Kant Watch

Will Triffitt
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Hi guys,
I'm coming up to mock exam times and I'm really struggling with Kant (in both ethics and philosophy). Does anyone have a good way of explaining it - both his theory of duty and the moral argument - especially the categorical imperative. I'm very stuck and would love help!! Thanks!!!!
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thefatone
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(Original post by Will Triffitt)
Hi guys,
I'm coming up to mock exam times and I'm really struggling with Kant (in both ethics and philosophy). Does anyone have a good way of explaining it - both his theory of duty and the moral argument - especially the categorical imperative. I'm very stuck and would love help!! Thanks!!!!
Kant believes the only thing which is intrinsically good is the will. Other candidates for intrinsically good things such as wealth power courage can all be used for bad things.

His theory is deontological meaning duty based. He basically says you do your duty for the sake of doing it. For example if you mom asks you to wash the car you do not wash the car because you like washing cars, you wash the car because you have to do it. It's part of your duty to do so.

His theory btw was based upon pure reason so people like Fletcher who used Situation Ethics and said the moral thing to do was the MOST LOVING THING was wrong according to Kant because using your emotions isn't using pure reason. Not using emotions links into the Categorical Imperative.

The Categorical Imperative has 3 rules which tell you whether the decision you make is moral or not.
1. Can you universalise it? Would everyone do the same thing in the same situation.
2. You cannot use another person as a means to an end. In other words you cannot kill one person to achieve the end of saving more people.(Numbers didn't matter to Kant, what matters is what is moral)
3. You can't be unbiased. In other words you can't use emotions to sway your decision.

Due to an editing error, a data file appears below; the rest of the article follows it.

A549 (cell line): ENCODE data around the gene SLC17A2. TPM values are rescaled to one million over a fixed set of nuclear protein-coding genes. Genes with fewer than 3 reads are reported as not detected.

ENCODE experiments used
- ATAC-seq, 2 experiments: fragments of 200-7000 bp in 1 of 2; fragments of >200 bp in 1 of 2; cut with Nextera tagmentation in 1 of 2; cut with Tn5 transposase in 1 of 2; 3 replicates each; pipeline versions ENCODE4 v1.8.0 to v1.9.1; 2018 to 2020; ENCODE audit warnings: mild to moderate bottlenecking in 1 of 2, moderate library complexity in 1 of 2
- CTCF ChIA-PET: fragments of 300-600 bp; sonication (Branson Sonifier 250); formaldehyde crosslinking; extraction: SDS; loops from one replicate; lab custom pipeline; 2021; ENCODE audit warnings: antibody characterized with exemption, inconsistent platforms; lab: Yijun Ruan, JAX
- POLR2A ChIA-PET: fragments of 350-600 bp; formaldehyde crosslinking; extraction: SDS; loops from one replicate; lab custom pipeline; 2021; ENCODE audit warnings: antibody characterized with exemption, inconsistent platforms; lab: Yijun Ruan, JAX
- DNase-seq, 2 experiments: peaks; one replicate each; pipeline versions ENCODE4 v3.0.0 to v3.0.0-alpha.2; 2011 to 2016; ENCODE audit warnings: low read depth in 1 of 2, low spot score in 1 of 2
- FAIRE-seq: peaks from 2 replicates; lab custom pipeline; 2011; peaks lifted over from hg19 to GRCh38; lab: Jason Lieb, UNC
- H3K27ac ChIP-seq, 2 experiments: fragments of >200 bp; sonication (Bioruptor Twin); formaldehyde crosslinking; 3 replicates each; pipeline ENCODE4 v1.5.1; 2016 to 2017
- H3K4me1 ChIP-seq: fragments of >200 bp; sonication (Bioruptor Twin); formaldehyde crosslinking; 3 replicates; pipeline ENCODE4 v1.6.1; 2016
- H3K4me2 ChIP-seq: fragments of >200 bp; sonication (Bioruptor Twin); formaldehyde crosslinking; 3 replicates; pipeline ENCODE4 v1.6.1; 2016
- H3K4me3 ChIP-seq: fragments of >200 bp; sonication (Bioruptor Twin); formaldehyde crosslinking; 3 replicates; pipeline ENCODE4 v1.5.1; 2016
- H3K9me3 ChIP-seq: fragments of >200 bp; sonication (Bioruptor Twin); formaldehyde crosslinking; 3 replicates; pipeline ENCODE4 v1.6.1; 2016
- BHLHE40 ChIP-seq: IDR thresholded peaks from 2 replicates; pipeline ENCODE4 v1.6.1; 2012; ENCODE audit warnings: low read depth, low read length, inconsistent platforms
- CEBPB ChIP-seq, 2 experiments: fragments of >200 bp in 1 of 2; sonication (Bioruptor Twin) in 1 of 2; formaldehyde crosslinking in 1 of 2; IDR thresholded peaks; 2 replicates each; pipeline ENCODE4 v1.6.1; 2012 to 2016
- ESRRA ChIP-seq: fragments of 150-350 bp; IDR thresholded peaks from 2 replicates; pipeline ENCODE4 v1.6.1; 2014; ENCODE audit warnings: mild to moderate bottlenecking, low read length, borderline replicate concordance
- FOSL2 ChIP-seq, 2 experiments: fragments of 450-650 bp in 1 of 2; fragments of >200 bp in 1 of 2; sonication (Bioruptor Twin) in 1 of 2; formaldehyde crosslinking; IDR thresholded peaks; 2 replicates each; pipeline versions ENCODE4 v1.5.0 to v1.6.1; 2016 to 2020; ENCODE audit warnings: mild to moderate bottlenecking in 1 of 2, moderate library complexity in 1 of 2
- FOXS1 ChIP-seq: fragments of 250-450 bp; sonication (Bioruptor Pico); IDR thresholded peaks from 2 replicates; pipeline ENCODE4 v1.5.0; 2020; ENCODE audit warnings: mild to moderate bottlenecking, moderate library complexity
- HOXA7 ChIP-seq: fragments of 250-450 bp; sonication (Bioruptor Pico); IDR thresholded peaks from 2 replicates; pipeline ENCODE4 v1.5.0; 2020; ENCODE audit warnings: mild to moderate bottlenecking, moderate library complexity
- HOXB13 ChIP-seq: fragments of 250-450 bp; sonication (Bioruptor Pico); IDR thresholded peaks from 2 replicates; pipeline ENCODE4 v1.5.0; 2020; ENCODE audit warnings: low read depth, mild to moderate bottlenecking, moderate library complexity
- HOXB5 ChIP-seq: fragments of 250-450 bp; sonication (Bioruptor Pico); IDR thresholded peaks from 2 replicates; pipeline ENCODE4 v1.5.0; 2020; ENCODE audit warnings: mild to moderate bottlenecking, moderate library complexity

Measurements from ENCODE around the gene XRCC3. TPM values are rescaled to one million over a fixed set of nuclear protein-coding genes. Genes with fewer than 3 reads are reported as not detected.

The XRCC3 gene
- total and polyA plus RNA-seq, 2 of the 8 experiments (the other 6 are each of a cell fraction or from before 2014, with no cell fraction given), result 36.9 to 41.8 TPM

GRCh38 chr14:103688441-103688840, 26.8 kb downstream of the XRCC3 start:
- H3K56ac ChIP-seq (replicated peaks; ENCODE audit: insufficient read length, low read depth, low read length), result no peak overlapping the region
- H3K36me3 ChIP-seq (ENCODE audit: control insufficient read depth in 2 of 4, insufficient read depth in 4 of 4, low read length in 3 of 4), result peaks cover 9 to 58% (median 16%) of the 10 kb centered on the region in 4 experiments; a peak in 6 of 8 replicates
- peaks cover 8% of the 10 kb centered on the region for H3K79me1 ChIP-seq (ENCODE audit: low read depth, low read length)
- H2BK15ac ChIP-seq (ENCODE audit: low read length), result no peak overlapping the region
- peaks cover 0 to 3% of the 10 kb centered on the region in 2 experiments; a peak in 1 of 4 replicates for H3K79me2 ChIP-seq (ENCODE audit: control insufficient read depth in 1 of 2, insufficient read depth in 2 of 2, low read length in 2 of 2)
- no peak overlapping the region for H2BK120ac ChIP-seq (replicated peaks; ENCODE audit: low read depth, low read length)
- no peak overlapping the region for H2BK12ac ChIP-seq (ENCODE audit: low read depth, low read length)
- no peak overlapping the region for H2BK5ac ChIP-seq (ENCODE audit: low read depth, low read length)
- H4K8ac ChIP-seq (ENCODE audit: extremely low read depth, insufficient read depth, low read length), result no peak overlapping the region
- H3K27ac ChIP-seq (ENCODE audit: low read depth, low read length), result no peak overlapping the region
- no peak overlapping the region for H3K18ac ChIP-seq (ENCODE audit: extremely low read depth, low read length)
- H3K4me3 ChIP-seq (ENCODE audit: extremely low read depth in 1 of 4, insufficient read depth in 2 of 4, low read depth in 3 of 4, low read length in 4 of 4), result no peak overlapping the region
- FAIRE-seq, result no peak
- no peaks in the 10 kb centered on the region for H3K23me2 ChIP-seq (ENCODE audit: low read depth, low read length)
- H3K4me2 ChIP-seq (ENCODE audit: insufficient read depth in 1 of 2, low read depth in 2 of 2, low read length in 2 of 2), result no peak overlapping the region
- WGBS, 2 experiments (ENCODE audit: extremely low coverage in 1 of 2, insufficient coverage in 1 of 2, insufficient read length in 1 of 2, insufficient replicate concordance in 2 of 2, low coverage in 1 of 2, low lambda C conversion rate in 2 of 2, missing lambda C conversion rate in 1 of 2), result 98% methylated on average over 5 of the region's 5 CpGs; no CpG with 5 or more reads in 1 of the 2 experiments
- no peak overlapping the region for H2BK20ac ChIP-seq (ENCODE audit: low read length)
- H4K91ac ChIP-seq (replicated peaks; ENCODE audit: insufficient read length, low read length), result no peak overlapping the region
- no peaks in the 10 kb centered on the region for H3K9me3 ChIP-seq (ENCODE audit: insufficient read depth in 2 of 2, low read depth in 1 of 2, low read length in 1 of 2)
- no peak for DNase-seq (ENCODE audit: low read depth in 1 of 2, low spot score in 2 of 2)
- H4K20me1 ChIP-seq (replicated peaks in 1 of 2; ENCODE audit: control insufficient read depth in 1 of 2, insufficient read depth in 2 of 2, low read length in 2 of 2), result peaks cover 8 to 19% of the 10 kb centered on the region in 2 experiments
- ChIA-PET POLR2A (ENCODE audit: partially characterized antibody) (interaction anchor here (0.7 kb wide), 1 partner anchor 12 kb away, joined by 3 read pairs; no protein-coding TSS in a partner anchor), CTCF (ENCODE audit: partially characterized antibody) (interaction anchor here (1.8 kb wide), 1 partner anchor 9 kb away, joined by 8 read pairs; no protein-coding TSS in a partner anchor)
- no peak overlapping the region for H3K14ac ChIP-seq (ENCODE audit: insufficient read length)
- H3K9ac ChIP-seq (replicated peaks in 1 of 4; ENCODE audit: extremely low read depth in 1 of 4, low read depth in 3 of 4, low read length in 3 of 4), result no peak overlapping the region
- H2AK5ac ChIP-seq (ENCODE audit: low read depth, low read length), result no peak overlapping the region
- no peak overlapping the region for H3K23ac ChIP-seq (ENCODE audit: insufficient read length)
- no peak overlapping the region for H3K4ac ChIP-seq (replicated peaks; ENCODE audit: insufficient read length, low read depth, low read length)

Also 1 more thing he also said someone must be free to act morally. He calls this autonomy of the will. If someone is strapped to a table and there's a person above him who's going to cut off that persons head and there's a person next door tied up in rope unable to move, that person who's tied up isn't free to act thus if the person strapped to the table dies it isn't that persons fault(person tied up in rope) however if there are people sitting around spectating and watching this all happen and are free to choose what they want and the person strapped to the table dies then all those people watching are responsible for that persons death because they were free to act and didn't do anything to help.

If there's anything else you want to know please tell me
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Will Triffitt
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(Original post by thefatone)
Kant believes the only thing which is intrinsically good is the will. Other candidates for intrinsically good things such as wealth power courage can all be used for bad things.

His theory is deontological meaning duty based. He basically says you do your duty for the sake of doing it. For example if you mom asks you to wash the car you do not wash the car because you like washing cars, you wash the car because you have to do it. It's part of your duty to do so.

His theory btw was based upon pure reason so people like Fletcher who used Situation Ethics and said the moral thing to do was the MOST LOVING THING was wrong according to Kant because using your emotions isn't using pure reason. Not using emotions links into the Categorical Imperative.

The Categorical Imperative has 3 rules which tell you whether the decision you make is moral or not.
1. Can you universalise it? Would everyone do the same thing in the same situation.
2. You cannot use another person as a means to an end. In other words you cannot kill one person to achieve the end of saving more people.(Numbers didn't matter to Kant, what matters is what is moral)
3. You can't be unbiased. In other words you can't use emotions to sway your decision.

Also 1 more thing he also said someone must be free to act morally. He calls this autonomy of the will. If someone is strapped to a table and there's a person above him who's going to cut off that persons head and there's a person next door tied up in rope unable to move, that person who's tied up isn't free to act thus if the person strapped to the table dies it isn't that persons fault(person tied up in rope) however if there are people sitting around spectating and watching this all happen and are free to choose what they want and the person strapped to the table dies then all those people watching are responsible for that persons death because they were free to act and didn't do anything to help.

If there's anything else you want to know please tell me
Thanks a lot. That really helps!!!
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bethanylunn1999
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I've noticed that the moral argument hasn't really been picked up upon so basically as we have the duty to do right and wrong. kant believes we should be rewarded with the greatest possible good ( the summon bonnum) however this is unachievable in our life hence there must be an after life and to judge good we must have a god... basically FREEDOM, IMMORTALITY, GOD
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